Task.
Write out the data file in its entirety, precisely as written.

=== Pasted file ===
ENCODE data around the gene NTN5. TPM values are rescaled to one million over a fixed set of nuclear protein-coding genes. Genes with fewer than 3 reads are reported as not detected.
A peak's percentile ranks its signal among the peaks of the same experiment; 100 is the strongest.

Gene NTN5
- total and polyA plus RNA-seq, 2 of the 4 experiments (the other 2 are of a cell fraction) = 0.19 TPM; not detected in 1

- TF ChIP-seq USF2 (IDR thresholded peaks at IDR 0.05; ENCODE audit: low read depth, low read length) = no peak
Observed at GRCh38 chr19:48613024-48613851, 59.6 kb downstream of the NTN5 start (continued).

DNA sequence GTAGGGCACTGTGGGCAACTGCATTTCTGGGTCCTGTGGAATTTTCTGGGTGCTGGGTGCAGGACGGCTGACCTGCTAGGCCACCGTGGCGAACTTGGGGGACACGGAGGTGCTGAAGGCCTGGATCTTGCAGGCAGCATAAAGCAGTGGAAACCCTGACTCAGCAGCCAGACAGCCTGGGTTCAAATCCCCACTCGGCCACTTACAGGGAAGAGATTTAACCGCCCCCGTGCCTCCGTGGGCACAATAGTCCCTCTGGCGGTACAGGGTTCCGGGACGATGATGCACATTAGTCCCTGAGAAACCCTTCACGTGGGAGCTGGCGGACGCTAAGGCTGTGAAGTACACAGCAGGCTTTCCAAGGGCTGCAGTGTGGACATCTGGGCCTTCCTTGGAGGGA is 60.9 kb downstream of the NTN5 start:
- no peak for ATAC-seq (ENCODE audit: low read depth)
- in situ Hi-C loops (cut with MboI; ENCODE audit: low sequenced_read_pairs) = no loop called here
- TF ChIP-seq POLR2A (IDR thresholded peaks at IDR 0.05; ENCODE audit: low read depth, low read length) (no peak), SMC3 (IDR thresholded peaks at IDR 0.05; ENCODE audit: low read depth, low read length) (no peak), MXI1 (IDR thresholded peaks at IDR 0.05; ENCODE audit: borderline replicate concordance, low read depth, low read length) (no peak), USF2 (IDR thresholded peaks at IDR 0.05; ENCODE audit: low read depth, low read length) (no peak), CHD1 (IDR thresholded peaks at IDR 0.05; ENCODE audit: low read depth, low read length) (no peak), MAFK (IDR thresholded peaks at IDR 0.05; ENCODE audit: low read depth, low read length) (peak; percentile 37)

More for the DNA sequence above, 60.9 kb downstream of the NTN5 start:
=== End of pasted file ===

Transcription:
ENCODE data around the gene NTN5. TPM values are rescaled to one million over a fixed set of nuclear protein-coding genes. Genes with fewer than 3 reads are reported as not detected.
A peak's percentile ranks its signal among the peaks of the same experiment; 100 is the strongest.

Gene NTN5
- total and polyA plus RNA-seq, 2 of the 4 experiments (the other 2 are of a cell fraction) = 0.19 TPM; not detected in 1

- TF ChIP-seq USF2 (IDR thresholded peaks at IDR 0.05; ENCODE audit: low read depth, low read length) = no peak
Observed at GRCh38 chr19:48613024-48613851, 59.6 kb downstream of the NTN5 start (continued).

DNA sequence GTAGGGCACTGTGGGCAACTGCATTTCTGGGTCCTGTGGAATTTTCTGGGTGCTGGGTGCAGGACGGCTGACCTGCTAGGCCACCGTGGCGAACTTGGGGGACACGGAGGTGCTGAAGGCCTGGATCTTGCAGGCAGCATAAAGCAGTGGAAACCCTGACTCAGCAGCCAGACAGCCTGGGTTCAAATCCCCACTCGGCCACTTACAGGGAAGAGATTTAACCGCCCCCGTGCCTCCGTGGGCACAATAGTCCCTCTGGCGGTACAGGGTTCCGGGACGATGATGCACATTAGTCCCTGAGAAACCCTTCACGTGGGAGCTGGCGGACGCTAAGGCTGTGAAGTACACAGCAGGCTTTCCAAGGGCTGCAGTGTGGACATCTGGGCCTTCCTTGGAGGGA is 60.9 kb downstream of the NTN5 start:
- no peak for ATAC-seq (ENCODE audit: low read depth)
- in situ Hi-C loops (cut with MboI; ENCODE audit: low sequenced_read_pairs) = no loop called here
- TF ChIP-seq POLR2A (IDR thresholded peaks at IDR 0.05; ENCODE audit: low read depth, low read length) (no peak), SMC3 (IDR thresholded peaks at IDR 0.05; ENCODE audit: low read depth, low read length) (no peak), MXI1 (IDR thresholded peaks at IDR 0.05; ENCODE audit: borderline replicate concordance, low read depth, low read length) (no peak), USF2 (IDR thresholded peaks at IDR 0.05; ENCODE audit: low read depth, low read length) (no peak), CHD1 (IDR thresholded peaks at IDR 0.05; ENCODE audit: low read depth, low read length) (no peak), MAFK (IDR thresholded peaks at IDR 0.05; ENCODE audit: low read depth, low read length) (peak; percentile 37)

More for the DNA sequence above, 60.9 kb downstream of the NTN5 start: